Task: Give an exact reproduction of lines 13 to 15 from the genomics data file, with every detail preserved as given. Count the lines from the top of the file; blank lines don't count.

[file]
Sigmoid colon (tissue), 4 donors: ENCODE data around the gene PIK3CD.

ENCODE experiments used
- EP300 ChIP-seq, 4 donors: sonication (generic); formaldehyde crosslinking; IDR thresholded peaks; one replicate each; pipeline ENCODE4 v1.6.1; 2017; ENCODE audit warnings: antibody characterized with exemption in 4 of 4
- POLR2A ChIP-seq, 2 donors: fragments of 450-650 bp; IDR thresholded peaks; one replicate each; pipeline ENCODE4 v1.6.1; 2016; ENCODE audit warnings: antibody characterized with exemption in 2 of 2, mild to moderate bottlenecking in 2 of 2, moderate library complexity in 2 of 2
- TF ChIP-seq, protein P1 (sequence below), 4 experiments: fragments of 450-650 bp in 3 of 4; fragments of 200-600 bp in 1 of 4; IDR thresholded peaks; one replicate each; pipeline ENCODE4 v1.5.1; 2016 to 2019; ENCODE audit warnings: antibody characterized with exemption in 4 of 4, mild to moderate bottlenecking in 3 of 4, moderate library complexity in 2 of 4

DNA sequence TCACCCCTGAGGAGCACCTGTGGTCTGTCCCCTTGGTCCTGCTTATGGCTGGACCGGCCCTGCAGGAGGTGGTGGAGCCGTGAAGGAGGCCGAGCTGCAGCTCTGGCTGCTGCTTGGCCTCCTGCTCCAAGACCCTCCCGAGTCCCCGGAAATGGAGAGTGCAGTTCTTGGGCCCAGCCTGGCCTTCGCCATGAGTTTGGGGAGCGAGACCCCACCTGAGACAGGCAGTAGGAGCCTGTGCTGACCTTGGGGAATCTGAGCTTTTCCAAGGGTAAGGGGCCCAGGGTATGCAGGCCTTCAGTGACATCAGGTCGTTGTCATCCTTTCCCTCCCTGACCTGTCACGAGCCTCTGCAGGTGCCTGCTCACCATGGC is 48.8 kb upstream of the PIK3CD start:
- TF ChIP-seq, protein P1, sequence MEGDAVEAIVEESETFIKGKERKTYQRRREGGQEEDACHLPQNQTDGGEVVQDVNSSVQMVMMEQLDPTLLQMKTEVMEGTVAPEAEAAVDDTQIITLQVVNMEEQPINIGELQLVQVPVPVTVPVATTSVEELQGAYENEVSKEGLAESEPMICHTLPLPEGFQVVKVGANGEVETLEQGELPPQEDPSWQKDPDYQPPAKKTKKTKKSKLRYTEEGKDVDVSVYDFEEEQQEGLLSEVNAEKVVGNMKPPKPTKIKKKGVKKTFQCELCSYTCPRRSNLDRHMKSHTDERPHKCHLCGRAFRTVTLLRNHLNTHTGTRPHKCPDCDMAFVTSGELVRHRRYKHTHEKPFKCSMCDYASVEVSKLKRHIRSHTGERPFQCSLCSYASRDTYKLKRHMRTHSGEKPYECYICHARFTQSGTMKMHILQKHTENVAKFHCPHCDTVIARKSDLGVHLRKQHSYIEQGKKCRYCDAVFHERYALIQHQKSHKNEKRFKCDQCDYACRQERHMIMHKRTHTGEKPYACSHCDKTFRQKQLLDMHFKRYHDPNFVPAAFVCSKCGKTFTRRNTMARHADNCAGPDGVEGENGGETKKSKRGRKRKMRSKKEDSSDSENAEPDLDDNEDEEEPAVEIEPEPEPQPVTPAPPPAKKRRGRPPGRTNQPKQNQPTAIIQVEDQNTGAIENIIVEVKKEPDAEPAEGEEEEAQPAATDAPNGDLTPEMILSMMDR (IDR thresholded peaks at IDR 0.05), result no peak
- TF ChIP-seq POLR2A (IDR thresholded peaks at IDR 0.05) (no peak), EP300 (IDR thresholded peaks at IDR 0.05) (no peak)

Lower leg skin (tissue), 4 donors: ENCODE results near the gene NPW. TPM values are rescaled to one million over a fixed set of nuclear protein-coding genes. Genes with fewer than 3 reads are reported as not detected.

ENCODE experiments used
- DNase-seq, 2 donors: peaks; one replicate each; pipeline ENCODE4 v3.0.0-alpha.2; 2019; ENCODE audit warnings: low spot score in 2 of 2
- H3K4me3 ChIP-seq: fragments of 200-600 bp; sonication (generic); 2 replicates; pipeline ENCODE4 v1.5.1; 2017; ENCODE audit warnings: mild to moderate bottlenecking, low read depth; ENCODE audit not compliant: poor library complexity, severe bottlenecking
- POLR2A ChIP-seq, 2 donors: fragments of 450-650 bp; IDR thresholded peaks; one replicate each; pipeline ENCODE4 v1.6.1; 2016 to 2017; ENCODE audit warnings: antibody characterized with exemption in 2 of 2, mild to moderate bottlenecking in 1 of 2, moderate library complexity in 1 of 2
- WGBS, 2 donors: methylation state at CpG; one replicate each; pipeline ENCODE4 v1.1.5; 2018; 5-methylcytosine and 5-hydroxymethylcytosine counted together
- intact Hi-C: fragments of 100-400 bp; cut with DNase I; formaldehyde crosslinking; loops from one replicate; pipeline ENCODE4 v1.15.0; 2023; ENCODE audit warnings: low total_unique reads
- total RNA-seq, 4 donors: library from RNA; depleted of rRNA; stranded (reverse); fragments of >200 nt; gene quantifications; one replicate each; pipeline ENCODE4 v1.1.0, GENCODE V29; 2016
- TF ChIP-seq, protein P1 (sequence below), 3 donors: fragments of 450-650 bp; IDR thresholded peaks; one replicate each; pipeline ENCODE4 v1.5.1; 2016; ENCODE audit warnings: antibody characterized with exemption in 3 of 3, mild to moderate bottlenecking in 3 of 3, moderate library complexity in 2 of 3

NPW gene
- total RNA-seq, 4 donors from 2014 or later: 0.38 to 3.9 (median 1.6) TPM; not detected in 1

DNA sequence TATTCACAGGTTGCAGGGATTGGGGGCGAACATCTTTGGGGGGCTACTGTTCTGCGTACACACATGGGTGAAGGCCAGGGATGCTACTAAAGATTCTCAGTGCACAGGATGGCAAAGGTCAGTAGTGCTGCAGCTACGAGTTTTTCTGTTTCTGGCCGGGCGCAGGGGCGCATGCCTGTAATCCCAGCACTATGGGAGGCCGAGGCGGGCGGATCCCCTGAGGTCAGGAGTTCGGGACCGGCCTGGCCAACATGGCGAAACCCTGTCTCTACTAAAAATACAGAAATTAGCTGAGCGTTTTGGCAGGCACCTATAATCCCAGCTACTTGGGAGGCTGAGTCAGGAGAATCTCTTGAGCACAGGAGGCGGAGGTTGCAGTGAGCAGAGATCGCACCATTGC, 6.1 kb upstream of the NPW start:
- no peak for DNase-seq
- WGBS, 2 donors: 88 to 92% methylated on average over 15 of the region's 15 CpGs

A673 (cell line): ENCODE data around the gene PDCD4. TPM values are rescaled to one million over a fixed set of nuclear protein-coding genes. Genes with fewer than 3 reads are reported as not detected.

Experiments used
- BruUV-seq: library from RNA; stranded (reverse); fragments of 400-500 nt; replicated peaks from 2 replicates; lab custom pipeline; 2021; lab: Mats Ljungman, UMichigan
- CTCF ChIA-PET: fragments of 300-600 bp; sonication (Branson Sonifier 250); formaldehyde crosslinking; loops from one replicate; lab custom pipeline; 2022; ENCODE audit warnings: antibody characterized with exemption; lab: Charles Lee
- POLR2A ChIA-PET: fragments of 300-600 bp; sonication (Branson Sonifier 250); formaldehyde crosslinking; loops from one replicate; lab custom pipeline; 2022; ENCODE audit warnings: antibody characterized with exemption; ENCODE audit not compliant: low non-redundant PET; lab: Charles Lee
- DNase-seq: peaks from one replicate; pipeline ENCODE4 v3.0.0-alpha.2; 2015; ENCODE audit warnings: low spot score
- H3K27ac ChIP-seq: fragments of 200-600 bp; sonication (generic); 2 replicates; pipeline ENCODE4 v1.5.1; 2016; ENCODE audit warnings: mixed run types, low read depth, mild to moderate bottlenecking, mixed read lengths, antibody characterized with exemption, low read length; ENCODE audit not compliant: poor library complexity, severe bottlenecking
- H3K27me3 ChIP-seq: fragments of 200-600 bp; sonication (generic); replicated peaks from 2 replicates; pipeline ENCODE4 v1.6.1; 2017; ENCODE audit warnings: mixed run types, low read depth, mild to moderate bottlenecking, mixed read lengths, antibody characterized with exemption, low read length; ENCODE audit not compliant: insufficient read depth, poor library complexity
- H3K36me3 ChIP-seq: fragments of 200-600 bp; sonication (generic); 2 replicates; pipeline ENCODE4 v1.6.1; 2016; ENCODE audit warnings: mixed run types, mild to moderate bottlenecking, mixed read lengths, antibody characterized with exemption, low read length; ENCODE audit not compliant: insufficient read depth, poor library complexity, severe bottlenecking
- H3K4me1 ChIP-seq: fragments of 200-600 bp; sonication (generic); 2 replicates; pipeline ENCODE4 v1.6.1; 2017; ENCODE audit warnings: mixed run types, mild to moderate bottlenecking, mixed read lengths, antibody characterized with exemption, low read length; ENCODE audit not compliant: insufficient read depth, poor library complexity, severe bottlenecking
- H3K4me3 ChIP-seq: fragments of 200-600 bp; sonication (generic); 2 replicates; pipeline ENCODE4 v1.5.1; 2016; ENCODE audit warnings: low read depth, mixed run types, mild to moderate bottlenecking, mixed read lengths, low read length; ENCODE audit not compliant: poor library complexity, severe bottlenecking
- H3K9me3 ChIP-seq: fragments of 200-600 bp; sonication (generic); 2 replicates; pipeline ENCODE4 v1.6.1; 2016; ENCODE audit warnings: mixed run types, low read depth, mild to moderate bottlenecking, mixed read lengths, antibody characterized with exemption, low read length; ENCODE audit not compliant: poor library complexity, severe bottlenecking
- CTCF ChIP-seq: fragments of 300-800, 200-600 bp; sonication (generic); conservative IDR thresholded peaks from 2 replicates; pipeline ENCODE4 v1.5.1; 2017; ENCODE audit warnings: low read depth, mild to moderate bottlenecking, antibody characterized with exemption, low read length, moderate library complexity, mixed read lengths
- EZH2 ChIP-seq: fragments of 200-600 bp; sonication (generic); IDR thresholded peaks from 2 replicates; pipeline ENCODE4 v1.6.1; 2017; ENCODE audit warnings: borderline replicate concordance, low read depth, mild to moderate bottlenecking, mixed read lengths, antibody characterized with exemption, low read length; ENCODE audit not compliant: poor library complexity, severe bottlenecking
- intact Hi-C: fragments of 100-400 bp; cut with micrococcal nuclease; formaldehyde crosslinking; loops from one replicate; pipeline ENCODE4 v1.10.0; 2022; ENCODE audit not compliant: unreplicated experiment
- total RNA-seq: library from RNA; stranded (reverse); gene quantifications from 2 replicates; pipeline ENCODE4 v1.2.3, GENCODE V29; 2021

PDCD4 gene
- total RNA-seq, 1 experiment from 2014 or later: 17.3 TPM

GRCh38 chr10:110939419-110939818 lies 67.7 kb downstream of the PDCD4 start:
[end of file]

- POLR2A ChIP-seq, 2 donors: fragments of 450-650 bp; IDR thresholded peaks; one replicate each; pipeline ENCODE4 v1.6.1; 2016 to 2017; ENCODE audit warnings: antibody characterized with exemption in 2 of 2, mild to moderate bottlenecking in 1 of 2, moderate library complexity in 1 of 2
- WGBS, 2 donors: methylation state at CpG; one replicate each; pipeline ENCODE4 v1.1.5; 2018; 5-methylcytosine and 5-hydroxymethylcytosine counted together
- intact Hi-C: fragments of 100-400 bp; cut with DNase I; formaldehyde crosslinking; loops from one replicate; pipeline ENCODE4 v1.15.0; 2023; ENCODE audit warnings: low total_unique reads